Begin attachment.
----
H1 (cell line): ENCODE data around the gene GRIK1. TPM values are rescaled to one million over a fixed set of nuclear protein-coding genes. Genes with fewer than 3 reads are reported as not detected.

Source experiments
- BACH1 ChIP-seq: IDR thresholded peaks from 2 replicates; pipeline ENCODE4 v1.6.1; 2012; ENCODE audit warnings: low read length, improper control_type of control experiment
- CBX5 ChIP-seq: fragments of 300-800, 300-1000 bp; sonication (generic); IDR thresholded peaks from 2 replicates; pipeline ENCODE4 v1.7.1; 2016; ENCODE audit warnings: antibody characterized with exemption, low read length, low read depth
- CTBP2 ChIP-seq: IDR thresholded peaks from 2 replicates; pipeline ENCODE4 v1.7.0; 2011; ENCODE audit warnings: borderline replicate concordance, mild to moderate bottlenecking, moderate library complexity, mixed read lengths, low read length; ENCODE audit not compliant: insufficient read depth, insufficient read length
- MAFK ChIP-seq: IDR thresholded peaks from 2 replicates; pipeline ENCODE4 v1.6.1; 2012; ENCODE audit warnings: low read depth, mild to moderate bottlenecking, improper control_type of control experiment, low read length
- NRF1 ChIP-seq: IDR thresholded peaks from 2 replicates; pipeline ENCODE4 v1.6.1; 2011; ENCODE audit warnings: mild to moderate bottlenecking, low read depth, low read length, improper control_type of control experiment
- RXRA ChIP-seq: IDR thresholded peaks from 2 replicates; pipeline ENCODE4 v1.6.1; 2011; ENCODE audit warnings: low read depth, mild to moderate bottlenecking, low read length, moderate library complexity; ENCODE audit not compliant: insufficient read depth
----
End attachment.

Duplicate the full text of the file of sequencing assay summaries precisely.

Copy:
H1 (cell line): ENCODE data around the gene GRIK1. TPM values are rescaled to one million over a fixed set of nuclear protein-coding genes. Genes with fewer than 3 reads are reported as not detected.

Source experiments
- BACH1 ChIP-seq: IDR thresholded peaks from 2 replicates; pipeline ENCODE4 v1.6.1; 2012; ENCODE audit warnings: low read length, improper control_type of control experiment
- CBX5 ChIP-seq: fragments of 300-800, 300-1000 bp; sonication (generic); IDR thresholded peaks from 2 replicates; pipeline ENCODE4 v1.7.1; 2016; ENCODE audit warnings: antibody characterized with exemption, low read length, low read depth
- CTBP2 ChIP-seq: IDR thresholded peaks from 2 replicates; pipeline ENCODE4 v1.7.0; 2011; ENCODE audit warnings: borderline replicate concordance, mild to moderate bottlenecking, moderate library complexity, mixed read lengths, low read length; ENCODE audit not compliant: insufficient read depth, insufficient read length
- MAFK ChIP-seq: IDR thresholded peaks from 2 replicates; pipeline ENCODE4 v1.6.1; 2012; ENCODE audit warnings: low read depth, mild to moderate bottlenecking, improper control_type of control experiment, low read length
- NRF1 ChIP-seq: IDR thresholded peaks from 2 replicates; pipeline ENCODE4 v1.6.1; 2011; ENCODE audit warnings: mild to moderate bottlenecking, low read depth, low read length, improper control_type of control experiment
- RXRA ChIP-seq: IDR thresholded peaks from 2 replicates; pipeline ENCODE4 v1.6.1; 2011; ENCODE audit warnings: low read depth, mild to moderate bottlenecking, low read length, moderate library complexity; ENCODE audit not compliant: insufficient read depth